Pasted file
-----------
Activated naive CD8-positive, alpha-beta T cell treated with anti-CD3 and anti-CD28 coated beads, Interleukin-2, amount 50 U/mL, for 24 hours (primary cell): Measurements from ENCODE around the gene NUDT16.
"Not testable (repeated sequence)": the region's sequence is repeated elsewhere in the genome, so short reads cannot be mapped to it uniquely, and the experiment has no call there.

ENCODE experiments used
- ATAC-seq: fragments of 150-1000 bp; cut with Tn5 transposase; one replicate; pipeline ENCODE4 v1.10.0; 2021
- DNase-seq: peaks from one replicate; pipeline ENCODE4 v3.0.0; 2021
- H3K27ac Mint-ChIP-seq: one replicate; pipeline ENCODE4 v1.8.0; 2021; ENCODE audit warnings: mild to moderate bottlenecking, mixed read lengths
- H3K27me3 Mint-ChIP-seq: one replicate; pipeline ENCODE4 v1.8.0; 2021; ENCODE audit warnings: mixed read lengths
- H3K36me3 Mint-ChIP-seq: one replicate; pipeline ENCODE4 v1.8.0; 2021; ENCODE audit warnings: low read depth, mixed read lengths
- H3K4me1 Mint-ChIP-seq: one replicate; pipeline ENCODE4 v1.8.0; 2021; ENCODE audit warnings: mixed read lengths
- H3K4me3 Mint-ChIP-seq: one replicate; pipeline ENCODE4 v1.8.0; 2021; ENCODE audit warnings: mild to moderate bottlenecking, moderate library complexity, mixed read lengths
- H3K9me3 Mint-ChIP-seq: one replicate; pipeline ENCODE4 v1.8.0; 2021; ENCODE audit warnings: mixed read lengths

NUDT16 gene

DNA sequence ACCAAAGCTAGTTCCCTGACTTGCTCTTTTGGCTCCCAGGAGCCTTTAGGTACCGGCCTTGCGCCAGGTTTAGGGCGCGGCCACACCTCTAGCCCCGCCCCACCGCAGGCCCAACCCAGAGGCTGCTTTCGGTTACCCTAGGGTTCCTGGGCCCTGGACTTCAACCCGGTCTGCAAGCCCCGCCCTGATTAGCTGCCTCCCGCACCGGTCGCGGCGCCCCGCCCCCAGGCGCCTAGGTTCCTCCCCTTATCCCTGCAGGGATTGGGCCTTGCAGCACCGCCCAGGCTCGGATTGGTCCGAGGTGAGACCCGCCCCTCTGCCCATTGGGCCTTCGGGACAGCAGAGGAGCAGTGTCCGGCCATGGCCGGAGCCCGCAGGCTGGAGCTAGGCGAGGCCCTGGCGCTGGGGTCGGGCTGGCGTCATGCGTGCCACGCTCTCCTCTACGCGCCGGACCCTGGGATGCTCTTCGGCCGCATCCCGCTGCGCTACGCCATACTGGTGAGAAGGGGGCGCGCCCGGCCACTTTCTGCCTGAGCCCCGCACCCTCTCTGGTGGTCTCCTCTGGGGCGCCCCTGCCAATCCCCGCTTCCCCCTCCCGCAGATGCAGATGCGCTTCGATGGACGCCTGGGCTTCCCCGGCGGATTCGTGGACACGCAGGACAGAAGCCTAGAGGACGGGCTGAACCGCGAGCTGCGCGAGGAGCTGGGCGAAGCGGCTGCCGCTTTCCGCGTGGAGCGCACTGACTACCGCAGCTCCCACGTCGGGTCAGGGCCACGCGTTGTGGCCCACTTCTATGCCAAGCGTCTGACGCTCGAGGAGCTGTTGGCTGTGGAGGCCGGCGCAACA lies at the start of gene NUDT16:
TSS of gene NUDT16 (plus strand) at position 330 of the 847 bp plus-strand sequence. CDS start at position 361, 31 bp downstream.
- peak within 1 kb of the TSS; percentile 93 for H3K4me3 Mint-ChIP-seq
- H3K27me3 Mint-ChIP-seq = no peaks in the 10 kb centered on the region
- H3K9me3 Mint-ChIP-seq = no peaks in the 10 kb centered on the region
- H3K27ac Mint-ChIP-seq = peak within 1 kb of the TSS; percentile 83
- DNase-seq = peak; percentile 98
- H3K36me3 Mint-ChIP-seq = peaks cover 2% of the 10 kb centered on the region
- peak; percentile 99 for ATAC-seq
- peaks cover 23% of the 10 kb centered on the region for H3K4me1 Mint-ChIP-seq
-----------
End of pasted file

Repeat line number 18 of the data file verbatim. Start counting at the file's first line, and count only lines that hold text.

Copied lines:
- H3K27ac Mint-ChIP-seq = peak within 1 kb of the TSS; percentile 83